Cameras for Backcountry Skiing

Post by blogger | September 10, 2005      
Photography issues for backcountry skiers.
Sunset at Shadow Lake, Wind River Mountains, Wyoming. This was shot with a Canon Digital Rebel in manual mode, with manual focus.

It’s always fun in September to see the excitement about winter’s debut. Web forum traffic drivel ratios change for the better, and we’re all starting to think about that gear we trashed last winter and still have not replaced. Or we simply want more quality and less weight.

To that end, it seems like we’re always playing around with camera options. So I was thinking a bit of camera blogging would be fun. If you’re in the market for a new cam’ here is what myself and many shooters I know look for in a digital camera:

Wide range zoom (otherwise all your shots start looking the same).

Large LCD that’s at least semi-visible in bright sunlight.

Easily invoked and used manual mode (sometimes the camera just can’t think well enough for you)

Battery system that works for your style. Proprietary rechargeables are fine for short trips. For longer expeditions you may want the simple option of AA batteries such as the Canon A series cameras provides.

If you’re truly serious, consider a lighter weight digital SLR such as the Canon Rebel. An SLR allows free flowing creativity as the view finder looks through the lens and sees exactly what the camera will shoot, thus allowing you to nail focus in difficult situations, adjust zoom exactly, etc. More, digital SLRs always have a vast variety of control that point-and-shots may not allow.

Figure out a way to carry your camera. Smaller ones can go in any pocket. For larger rigs mount a padded pouch on your pack straps for instant access.

While the digital SLRs are tempting, many of the smaller digicams do have an amazing variety of settings. If you go that route, make sure the camera has a manual mode, and that manual focus is easy to set. Also be sure it has a “TV” mode, meaning “time value” (allows you to force a higher shutter speed for shooting action such as skiing). Once you get serious, you’ll need at least those features.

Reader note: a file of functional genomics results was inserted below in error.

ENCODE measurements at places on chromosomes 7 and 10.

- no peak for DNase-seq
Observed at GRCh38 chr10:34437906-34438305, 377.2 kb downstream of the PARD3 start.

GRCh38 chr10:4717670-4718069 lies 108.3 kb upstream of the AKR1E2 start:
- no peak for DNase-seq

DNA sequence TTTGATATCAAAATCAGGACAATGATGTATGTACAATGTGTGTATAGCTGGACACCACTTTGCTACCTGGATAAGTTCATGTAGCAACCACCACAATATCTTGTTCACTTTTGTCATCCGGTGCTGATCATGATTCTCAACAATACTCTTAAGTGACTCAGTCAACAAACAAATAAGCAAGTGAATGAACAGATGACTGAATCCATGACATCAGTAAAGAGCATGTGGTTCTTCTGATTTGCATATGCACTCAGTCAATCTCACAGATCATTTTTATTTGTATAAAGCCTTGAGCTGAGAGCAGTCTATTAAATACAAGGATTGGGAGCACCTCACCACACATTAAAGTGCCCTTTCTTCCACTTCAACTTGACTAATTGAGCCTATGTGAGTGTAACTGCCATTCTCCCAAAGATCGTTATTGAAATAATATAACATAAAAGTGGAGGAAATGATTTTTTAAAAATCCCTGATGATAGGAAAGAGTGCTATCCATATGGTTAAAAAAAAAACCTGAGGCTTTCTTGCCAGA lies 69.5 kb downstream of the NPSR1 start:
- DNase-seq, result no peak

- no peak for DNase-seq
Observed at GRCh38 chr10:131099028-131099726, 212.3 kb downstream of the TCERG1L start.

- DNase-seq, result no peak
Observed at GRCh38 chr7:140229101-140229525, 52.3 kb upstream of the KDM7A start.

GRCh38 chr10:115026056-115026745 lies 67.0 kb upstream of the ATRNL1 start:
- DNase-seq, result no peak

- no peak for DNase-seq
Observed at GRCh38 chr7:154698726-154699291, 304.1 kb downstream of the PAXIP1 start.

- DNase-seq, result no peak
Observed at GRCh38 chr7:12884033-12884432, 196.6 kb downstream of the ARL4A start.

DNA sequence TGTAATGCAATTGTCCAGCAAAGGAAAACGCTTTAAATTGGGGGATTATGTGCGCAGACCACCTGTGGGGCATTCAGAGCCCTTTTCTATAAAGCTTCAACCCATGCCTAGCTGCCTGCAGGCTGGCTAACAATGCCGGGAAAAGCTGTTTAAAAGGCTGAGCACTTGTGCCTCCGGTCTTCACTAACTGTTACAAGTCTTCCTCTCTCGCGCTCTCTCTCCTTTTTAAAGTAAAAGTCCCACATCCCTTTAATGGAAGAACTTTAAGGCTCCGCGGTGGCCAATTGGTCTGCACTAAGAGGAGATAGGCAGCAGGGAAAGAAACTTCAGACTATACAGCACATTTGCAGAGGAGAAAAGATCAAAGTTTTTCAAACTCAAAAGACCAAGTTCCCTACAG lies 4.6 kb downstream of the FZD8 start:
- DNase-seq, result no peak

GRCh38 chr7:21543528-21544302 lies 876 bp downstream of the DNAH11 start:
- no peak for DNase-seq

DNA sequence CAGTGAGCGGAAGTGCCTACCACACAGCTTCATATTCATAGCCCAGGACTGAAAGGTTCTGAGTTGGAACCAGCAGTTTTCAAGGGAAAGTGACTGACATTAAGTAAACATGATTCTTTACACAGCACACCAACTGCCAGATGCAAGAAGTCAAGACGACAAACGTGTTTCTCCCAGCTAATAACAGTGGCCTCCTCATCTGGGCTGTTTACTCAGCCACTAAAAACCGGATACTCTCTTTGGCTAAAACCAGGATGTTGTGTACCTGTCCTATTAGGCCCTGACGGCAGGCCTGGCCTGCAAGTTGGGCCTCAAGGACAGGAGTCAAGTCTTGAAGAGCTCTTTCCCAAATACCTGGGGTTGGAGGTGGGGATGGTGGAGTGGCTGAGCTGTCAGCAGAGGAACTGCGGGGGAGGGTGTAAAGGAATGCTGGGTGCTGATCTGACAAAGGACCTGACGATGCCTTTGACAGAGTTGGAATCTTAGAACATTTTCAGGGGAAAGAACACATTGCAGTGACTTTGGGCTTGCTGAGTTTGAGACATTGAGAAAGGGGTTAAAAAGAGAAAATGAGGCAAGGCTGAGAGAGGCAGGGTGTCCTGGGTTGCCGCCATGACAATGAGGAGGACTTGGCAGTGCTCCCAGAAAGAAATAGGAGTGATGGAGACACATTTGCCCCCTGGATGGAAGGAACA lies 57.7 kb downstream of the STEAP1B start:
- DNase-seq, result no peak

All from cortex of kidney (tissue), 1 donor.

Above all, once you get a new digicam memorize all the settings by going through he manual several times. Then practice practice practice. “Film” is cheap.


Please Enjoy A Few Suggested WildSnow Posts


  Your Comments

  Recent Posts

Facebook Twitter Email Instagram Youtube

WildSnow Twitter Feed


  • Blogroll & Links

  • Welcome to Louis (Lou) Dawson's backcountry skiing information & opinion website. Lou's passion for the past 50 years has been alpinism, climbing, mountaineering and skiing -- along with all manner of outdoor recreation. He has authored numerous books and articles about ski touring and is well known as the first person to ski down all 54 of Colorado's 14,000-foot peaks, otherwise known as the Fourteeners! Books and free ski touring news and information here.

    All material on this website is copyrighted, the name WildSnow is trademarked, permission required for reproduction (electronic or otherwise) and display on other websites. PLEASE SEE OUR COPYRIGHT and TRADEMARK INFORMATION.

    We include "affiliate sales" links with most of our blog posts. This means we receive a percentage of a sale if you click over from our site (at no cost to you). None of our affiliate commission links are direct relationships with specific gear companies or shopping carts, instead we remain removed by using a third party who manages all our affiliate sales and relationships. We also sell display "banner" advertising, in this case our relationships are closer to the companies who advertise, but our display advertising income is carefully separated financially and editorially from our blog content, over which we always maintain 100% editorial control -- we make this clear during every advertising deal we work out. Please also notice we do the occasional "sponsored" post, these are under similar financial arrangements as our banner advertising, only the banner or other type of reference to a company are included in the blog post, simply to show they provided financial support to and provide them with advertising in return. Unlike most other "sponsored content" you find on the internet, our sponsored posts are entirely under our editorial control and created by WildSnow specific writers.See our full disclosures here.

    Backcountry skiing is dangerous. You may be killed or severely injured if you do any form of ski mountaineering, skimo randonnee and randonnée skiing. The information and news on this website is intended only as general information. Due to human error and passing time, the information, text and images contained within this website may be inaccurate, false, or out-of-date. By using, reading or viewing the information provided on this website, you agree to absolve the owners of Wild Snow as well as content contributors of any liability for injuries or losses incurred while using such information. Furthermore, you agree to use any of this website's information, maps, photos, or binding mounting instructions templates at your own risk, and waive Wild Snow owners and contributors of liability for use of said items for ski touring or any other use.

    Switch To Mobile Version